If you’ve sprayed your grapes with sulfur and need to harvest now within the 30 day withholding period, the AWRI has some advice to help you.
If you are concerned about the effects of sulfur on yeast and fermentation, access our eBulletin which offers easy-to-follow advice to reduce your risk of problems. Contact Marcel Essling from the AWRI’s Viticulture team on (08) 8313 6600 for more information.
Did you know that the loss of fresh fruit characters and the development of ‘reductive’ and ‘oxidised’ characters could be the result of poor management of oxygen transmission through wine bottle closures or packaging? Commercial Services can now accurately measure the oxygen transmission rate (OTR) of your packaging non-destructively.
Brand new and proven to be highly reproducible, the method directly measures the real OTR of different closures and packaging solutions while they are in contact with wine. It can be used to check ‘problem’ bottles from a particular batch or weak points in bulk container packaging. Email AWRI Commercial Services or call on (08) 8313 6600 to test your closures, or access the Commercial Services Packaging solutions webpage for more information.
Are you confused about salt? Do you know whether to measure sodium or chloride concentration? What’s the legal limit? Is there a link between high salt levels in petioles (leaf stems) and the amount that ends up in wine?
The AWRI’s salinity experts are here to help. They recommend that you measure chloride ion concentrations to stay within legal limits. The Australian and New Zealand Food Standards Code has set the limit at 1000 mg/L of soluble chlorides expressed as sodium chlorides that equates to 607 mg/L of choride ion.
As for petioles – taken at flowering or veraison – there’s evidence that high salt levels might indicate more salt in your grape juice. How much, however, cannot be predicted.
To find out more about salt in winemaking contact Geoff Cowey.
What’s the link between tropical aromas in Sauvignon Blanc and the precursors (or compounds) that create them? How do they change or degrade in the vineyard, during transport and in winemaking?
The AWRI’s Aroma Chemistry team has been on a mission to find out. Their discoveries have just been published – a must-read for anyone wanting to know how tropical thiol aromas are created and how precursors change from the vineyard to the winery.
Synthesis of Wine Thiol Conjugates and Labeled Analogues: Fermentation of the Glutathione Conjugate of 3-Mercaptohexan-1-ol Yields the Corresponding Cysteine Conjugate and Free Thiol. J. Agric. Food Chem. 2010, 58: 13831389.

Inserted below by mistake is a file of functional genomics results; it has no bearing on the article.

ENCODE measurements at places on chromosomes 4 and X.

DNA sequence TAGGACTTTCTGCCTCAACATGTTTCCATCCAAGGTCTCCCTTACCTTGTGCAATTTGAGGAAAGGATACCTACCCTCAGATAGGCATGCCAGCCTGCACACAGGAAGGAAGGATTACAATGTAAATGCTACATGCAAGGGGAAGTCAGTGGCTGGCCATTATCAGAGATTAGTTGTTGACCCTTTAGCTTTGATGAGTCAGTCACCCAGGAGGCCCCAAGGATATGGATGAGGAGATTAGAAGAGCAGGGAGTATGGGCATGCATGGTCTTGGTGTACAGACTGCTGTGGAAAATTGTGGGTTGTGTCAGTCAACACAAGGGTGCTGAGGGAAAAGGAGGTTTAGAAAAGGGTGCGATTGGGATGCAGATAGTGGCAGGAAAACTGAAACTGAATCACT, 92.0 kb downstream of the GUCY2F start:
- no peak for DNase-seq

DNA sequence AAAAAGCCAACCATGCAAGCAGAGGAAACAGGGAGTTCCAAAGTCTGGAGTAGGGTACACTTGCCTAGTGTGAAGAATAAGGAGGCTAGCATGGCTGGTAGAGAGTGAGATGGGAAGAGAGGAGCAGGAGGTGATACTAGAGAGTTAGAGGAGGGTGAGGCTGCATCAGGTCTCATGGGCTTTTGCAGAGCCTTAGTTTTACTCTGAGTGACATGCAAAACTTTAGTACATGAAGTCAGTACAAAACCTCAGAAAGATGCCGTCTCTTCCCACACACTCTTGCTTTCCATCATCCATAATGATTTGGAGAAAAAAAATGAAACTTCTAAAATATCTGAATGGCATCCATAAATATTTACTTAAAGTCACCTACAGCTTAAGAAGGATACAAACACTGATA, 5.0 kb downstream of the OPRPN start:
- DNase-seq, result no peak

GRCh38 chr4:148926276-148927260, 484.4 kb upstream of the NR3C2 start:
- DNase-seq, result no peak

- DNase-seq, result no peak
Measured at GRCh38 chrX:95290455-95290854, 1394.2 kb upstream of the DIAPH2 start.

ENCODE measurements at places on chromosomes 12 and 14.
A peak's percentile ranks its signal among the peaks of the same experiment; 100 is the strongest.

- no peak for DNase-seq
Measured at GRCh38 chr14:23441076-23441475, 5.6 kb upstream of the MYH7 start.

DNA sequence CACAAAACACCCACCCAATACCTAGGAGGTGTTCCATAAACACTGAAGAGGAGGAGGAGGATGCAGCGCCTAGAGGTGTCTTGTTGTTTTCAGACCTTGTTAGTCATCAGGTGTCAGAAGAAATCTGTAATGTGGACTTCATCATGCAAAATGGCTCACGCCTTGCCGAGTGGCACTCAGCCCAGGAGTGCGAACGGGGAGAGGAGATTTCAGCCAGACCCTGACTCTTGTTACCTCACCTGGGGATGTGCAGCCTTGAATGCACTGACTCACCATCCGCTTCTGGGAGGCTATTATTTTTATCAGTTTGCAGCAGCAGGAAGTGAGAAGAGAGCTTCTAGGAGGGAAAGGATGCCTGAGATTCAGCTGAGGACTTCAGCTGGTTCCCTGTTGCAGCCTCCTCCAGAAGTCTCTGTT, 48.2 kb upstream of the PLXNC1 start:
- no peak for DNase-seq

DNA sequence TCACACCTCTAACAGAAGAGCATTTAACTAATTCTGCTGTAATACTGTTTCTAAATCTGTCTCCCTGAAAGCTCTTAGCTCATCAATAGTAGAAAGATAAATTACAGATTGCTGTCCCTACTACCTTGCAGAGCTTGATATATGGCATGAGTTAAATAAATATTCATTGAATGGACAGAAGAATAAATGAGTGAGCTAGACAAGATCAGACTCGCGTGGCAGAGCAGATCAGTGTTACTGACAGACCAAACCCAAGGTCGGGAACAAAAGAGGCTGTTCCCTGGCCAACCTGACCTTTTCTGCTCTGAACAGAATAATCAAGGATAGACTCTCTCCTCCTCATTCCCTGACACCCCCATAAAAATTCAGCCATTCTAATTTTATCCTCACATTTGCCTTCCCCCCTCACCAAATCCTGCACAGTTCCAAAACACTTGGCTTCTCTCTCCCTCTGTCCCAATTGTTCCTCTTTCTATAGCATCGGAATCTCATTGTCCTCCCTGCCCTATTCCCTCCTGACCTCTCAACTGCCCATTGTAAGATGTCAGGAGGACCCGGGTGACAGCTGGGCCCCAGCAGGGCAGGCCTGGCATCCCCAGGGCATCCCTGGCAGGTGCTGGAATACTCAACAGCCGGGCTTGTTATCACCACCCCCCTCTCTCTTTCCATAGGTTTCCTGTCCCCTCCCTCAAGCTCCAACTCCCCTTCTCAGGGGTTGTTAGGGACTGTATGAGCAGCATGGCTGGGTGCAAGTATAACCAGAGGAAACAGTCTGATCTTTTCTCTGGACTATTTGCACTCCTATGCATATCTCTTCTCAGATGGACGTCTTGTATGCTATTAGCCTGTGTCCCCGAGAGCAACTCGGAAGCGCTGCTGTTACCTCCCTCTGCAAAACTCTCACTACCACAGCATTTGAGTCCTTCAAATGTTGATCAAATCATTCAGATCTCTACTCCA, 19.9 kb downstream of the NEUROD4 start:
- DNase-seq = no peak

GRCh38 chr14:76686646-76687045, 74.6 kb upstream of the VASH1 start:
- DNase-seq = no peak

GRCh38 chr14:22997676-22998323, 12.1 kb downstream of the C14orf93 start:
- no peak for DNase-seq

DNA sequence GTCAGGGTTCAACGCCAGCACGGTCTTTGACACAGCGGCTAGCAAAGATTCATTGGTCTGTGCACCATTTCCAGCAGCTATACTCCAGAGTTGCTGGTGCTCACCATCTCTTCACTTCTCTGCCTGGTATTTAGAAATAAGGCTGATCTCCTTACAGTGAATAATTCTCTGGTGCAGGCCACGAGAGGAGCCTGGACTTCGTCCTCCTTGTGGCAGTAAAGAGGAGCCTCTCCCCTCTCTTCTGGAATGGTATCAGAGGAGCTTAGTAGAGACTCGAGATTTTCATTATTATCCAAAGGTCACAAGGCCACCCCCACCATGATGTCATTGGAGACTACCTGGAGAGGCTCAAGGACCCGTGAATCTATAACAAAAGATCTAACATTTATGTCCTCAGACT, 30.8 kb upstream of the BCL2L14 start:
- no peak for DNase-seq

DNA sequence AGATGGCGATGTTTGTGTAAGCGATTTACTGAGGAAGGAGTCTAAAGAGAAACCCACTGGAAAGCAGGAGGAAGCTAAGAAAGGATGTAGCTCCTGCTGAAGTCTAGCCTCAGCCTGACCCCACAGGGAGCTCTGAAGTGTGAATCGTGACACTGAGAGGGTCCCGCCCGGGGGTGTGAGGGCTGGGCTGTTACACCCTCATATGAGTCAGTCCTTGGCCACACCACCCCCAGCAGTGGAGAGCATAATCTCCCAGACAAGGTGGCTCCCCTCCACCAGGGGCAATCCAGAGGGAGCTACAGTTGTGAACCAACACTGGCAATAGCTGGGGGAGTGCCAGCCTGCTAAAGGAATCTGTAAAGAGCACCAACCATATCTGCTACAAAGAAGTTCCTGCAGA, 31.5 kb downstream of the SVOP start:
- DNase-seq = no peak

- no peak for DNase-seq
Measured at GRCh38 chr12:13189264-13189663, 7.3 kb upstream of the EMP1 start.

Analysis of Precursors to Wine Odorant 3-Mercaptohexan-1-ol Using HPLC-MS/MS: Resolution and Quantitation of Diastereomers of 3-S-Cysteinylhexan-1-ol and 3-S-Glutathionylhexan-1-ol. J. Agric. Food Chem. 2010, 58: 13901395.
Are you committed to environmentally-friendly wine production, but don’t know where to start or what to do next? The AWRI Commercial Services has a new ‘green team’ of specialists ready to help you.
Karl Forsyth can help you to adopt a range of sustainable practices from more effective wastewater management to calculating your carbon footprint. In today’s environmentally-conscious marketplace, their expertise offers you a competitive edge.
For more information email Karl Forsyth.
The AWRI delivered a ‘taster’ of its Advanced Wine Assessment Course in London, in February, in conjunction with Wine Australia’s Annual Trade Tasting, World Class Australia Event.
Hosted by Con Simos, Group Manager, Industry Development and Support at the AWRI, the short course put 26 participants through their paces with two ‘flights’ of Riesling and Shiraz wines. Some wines were repeated to test tasters’ ability to score reliably and consistently.
The day presented a new approach to tasting Australian wine and a snapshot of the AWRI’s well-regarded four-day Advanced Wine Assessment Course. Con Simos went on to showcase the AWRI’s work on flavor including revealing black pepper and eucalyptus aromas as well as other AWRI research programs in Dublin, Ireland.
The AWRI has announced that Mr Peter Dawson has been appointed Chair of the AWRI board.
Mr Dawson has played a pivotal role in the development of one of Australia’s largest wine companies Hardy’s – and the industry as a whole. He has served on many industry advisory committees, including the board of the AWRI for the past 10 years.
Peter brings his winemaking credentials as well as stable and visionary stewardship to the board.
Read the AWRI’s media release.